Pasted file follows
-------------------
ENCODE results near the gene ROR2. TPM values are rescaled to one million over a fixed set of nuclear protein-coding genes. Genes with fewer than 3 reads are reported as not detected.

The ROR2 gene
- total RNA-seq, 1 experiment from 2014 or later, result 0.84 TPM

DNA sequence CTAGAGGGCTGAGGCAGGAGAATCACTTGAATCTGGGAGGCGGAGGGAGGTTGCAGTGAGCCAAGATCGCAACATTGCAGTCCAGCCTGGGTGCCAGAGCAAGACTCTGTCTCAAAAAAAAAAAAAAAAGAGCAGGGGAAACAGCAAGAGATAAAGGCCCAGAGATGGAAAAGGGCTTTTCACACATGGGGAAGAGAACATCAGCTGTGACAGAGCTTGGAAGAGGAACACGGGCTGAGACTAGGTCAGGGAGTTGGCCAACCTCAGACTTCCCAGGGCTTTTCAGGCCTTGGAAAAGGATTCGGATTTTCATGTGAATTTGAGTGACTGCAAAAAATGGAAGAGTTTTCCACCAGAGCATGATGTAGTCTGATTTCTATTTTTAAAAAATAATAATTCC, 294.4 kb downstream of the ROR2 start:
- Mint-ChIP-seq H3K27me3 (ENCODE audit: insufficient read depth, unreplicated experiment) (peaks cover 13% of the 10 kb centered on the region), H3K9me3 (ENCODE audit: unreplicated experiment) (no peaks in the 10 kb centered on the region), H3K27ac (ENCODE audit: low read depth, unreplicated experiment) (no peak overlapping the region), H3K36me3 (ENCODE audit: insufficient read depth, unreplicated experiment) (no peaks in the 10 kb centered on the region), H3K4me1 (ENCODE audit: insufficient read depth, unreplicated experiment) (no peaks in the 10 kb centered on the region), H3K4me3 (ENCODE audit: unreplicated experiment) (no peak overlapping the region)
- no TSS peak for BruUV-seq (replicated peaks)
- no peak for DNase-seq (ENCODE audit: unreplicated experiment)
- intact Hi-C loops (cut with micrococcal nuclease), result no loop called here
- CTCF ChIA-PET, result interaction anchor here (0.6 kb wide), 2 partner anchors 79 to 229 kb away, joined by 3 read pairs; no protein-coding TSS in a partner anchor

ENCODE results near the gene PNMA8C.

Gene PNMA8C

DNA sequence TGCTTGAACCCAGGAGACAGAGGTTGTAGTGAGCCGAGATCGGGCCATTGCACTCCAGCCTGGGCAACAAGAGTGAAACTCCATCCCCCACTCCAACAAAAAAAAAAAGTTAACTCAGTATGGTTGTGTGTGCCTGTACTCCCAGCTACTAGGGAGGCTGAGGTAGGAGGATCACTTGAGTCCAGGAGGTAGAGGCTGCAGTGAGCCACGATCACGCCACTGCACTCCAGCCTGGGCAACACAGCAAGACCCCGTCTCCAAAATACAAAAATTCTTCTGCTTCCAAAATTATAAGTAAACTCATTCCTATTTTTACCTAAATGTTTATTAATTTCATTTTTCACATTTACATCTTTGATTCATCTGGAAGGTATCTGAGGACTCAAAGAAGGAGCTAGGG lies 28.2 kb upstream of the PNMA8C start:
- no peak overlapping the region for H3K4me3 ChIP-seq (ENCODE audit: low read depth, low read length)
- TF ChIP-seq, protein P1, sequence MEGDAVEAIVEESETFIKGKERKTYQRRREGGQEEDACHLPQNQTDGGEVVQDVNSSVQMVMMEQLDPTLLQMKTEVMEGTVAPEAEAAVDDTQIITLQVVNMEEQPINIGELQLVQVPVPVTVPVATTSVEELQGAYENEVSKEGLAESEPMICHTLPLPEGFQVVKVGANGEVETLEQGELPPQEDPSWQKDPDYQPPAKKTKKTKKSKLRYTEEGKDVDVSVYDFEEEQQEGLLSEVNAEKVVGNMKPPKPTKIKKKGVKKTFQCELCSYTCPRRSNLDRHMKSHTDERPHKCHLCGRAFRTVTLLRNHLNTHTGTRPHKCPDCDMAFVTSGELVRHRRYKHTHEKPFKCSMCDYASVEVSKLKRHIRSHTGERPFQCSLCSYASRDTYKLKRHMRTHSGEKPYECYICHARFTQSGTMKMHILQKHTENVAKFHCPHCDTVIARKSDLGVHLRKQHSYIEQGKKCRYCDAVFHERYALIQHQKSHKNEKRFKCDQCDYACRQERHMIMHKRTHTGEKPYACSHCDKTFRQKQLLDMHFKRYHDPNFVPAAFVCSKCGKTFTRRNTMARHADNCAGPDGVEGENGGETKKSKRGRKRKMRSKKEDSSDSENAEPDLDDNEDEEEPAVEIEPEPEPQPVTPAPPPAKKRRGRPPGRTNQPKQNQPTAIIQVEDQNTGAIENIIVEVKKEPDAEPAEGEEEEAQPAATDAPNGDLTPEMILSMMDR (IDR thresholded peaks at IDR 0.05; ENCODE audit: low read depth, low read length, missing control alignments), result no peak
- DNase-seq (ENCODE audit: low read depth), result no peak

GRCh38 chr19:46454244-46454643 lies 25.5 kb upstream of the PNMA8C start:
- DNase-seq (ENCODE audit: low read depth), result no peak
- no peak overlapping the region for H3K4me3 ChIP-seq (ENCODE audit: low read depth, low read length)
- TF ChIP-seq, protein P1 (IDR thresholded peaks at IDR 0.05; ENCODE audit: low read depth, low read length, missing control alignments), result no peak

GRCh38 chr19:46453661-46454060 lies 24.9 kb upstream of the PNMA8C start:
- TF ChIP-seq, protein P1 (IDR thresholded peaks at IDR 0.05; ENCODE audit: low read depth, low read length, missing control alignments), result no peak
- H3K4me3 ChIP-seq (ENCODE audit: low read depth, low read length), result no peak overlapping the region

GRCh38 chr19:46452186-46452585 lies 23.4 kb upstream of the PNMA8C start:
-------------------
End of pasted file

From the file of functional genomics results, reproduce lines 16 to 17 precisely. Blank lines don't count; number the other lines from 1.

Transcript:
GRCh38 chr19:46454244-46454643 lies 25.5 kb upstream of the PNMA8C start:
- DNase-seq (ENCODE audit: low read depth), result no peak